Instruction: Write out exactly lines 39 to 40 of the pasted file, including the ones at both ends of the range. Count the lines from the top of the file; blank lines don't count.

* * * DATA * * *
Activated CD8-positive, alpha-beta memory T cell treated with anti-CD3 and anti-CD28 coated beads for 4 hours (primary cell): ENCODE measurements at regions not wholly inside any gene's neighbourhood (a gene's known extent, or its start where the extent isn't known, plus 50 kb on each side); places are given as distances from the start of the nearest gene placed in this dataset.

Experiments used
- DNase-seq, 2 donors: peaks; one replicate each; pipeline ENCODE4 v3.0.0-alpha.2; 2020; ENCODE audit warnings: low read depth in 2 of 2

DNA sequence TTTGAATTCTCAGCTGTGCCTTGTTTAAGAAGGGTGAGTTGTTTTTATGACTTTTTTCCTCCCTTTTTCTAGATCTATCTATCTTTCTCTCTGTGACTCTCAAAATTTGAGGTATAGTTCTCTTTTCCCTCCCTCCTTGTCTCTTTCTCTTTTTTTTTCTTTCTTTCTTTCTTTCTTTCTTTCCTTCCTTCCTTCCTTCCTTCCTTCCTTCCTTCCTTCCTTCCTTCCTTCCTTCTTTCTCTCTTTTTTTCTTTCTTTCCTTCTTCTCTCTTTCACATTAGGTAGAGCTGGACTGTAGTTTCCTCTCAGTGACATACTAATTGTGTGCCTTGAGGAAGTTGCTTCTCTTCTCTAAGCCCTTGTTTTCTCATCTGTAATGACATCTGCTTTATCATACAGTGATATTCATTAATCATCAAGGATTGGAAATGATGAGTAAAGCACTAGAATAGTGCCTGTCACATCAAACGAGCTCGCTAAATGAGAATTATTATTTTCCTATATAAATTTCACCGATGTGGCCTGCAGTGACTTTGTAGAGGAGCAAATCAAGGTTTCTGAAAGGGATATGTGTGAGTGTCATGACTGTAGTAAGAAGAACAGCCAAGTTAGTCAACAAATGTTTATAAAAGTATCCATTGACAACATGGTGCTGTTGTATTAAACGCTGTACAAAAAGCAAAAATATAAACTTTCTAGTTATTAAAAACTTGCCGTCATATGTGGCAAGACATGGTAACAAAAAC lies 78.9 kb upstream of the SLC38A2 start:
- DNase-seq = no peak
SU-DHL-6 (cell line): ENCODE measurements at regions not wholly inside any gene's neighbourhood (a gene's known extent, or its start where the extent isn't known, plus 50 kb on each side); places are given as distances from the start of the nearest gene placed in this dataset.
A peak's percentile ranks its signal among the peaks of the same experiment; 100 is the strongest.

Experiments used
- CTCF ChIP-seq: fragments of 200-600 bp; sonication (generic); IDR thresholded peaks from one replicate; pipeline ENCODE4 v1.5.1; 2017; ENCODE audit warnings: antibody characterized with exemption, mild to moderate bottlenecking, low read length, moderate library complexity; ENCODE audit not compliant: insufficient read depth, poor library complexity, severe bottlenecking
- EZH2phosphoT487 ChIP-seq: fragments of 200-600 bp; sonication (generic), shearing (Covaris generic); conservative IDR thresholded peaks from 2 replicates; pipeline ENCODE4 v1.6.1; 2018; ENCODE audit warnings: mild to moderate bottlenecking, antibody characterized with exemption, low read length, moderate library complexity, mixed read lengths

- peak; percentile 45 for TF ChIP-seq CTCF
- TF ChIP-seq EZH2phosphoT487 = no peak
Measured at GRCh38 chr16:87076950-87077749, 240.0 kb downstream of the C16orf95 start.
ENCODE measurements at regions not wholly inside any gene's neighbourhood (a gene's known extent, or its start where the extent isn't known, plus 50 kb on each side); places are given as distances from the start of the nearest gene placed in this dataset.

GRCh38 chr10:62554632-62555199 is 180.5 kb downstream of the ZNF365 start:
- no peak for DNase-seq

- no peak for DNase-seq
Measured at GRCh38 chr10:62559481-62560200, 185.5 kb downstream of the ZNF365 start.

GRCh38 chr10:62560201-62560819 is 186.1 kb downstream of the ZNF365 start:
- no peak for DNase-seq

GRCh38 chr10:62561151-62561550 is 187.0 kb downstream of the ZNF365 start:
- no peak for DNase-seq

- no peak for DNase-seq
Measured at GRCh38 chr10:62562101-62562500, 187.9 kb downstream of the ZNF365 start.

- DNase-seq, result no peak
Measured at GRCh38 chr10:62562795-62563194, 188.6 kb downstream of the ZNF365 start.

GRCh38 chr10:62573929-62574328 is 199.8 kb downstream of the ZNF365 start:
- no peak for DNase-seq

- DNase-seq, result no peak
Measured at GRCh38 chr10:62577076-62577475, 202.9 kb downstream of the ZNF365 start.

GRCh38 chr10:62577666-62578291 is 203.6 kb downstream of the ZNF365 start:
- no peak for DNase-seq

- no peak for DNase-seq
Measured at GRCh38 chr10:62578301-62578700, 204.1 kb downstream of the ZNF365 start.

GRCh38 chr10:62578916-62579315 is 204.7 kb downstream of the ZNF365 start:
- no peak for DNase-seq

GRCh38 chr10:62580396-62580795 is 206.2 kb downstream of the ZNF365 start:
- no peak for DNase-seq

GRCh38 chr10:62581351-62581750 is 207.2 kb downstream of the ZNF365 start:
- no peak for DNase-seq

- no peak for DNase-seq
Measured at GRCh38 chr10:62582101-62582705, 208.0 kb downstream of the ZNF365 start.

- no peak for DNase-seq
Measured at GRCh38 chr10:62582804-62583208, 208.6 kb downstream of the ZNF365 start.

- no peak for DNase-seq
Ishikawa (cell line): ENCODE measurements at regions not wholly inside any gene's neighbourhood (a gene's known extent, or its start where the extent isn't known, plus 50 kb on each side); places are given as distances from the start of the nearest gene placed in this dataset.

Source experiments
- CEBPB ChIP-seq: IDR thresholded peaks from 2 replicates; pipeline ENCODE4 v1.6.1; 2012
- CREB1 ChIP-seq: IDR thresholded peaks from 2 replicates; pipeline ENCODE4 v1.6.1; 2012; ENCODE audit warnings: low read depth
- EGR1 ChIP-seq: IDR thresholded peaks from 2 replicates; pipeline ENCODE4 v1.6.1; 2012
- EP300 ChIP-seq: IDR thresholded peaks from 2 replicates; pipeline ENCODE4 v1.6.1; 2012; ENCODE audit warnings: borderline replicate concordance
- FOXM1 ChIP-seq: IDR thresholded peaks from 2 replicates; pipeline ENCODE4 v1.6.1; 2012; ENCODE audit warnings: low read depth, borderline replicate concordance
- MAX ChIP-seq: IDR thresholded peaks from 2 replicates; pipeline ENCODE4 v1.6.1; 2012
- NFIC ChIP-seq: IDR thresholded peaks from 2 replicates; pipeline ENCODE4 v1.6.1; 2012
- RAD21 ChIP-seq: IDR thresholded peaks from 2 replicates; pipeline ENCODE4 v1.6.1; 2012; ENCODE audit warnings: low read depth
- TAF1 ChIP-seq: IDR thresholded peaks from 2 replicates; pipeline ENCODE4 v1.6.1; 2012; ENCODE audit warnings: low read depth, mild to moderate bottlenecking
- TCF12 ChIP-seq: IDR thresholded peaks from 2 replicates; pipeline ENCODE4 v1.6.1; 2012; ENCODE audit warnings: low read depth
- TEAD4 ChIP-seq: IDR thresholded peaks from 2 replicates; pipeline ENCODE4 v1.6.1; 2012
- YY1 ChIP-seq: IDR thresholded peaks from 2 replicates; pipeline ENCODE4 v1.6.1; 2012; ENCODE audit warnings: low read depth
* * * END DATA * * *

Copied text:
GRCh38 chr10:62581351-62581750 is 207.2 kb downstream of the ZNF365 start:
- no peak for DNase-seq